Medical marijuana is used to treat certain medical conditions. While it isn't legal in every state, more and more states are getting on board with using marijuana for medicinal purposes. The FDA has only approved the use of medical marijuana for epilepsy, Dravet syndrome, and Lennox-Gastaut syndrome, but many health practitioners are prescribing medical marijuana for a host of other chronic issues. There hasn't been a lot of studies conducted on the use of marijuana for health issues, however, many people are turning to it to help ease their pain and symptoms.
Medical marijuana is being used to treat numerous health issues including:
If you are experiencing symptoms or side effects of medical treatment, especially pain and nausea, talk with your doctor about all your options before trying marijuana. While medical marijuana can be used to treat symptoms it is not seen as a cure, but can help you have a better quality of life.
The active chemicals in marijuana - cannabinoids - are similar to chemicals in the body that helps appetite, memory, and pain. There isn't a lot of research yet, however, research that has been conducted shows that cannabinoids can reduce anxiety, inflammation, pain, control nausea, and help manage the symptoms of cancer. When THC enters the body, it attaches to and stimulates cannabinoid receptors in the brain. The stimulation of these receptors affects the body in various ways. Among its effects are reduced pain and inflammation, increased appetite, nausea, and insomnia.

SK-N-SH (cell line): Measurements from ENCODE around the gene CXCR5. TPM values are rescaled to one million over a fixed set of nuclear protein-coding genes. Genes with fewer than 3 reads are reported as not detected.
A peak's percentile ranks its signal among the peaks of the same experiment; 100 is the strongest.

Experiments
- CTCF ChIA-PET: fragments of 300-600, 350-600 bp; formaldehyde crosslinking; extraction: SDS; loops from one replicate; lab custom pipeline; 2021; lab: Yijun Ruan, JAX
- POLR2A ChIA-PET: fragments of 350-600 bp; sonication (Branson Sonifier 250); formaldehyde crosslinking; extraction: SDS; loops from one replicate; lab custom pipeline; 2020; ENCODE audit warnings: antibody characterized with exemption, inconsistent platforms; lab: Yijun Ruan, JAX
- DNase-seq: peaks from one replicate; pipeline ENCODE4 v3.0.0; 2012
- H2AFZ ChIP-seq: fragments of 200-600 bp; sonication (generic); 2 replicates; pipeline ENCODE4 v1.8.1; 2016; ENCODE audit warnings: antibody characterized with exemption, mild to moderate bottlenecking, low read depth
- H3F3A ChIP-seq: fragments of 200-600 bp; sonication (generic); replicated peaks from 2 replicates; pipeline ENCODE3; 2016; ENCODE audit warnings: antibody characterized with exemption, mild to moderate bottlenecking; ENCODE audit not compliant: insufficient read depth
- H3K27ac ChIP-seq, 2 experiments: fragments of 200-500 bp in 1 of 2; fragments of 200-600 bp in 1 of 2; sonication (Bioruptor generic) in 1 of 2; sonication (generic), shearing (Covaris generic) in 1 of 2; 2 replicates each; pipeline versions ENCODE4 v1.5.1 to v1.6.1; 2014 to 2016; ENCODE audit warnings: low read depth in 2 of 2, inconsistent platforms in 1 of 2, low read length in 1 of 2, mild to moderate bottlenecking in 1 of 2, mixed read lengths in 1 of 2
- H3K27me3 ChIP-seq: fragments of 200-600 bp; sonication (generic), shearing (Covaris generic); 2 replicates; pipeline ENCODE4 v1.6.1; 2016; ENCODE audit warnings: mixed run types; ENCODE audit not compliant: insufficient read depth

THC is the psychoactive compound found in marijuana. This is what gives you the "high" feeling when you take medical marijuana. CBD is another compound found in marijuana that doesn't have a psychoactive and is thought to be behind many of the health benefits of marijuana. Medical marijuana is available in a wide range of THC and CBD products.
There are a few ways you can take medical marijuana they include:
Your medical provider can help you decide which method of ingesting medical marijuana is right for you. Not all methods work the same way. A licensed provider can help determine the dose you need to experience the benefits.
While there hasn't been a lot of studies done on the safety and efficacy of medical marijuana, some side effects of taking it include:
There is great debate on the addiction associated with medical marijuana use. Another risk with medical marijuana is for patients that smoke it. Smoking can increase your chances of COPD or lung cancer. It is important to work with a medical provider when beginning any medical marijuana treatment.
In states where medical marijuana is legal, you can go to dispensaries to get it. You should always consult with your doctor before starting any medical marijuana treatment. You will also need to get a medical marijuana card from a healthcare provider. The laws for medical marijuana vary by state so ensure you read up on the laws for your state before trying to obtain medical marijuana.
If you suffer from a chronic condition and are considering using medical marijuana when other treatment options have failed, you will need to talk to your healthcare provider. Your doctor can help you determine if using medical marijuana will benefit you.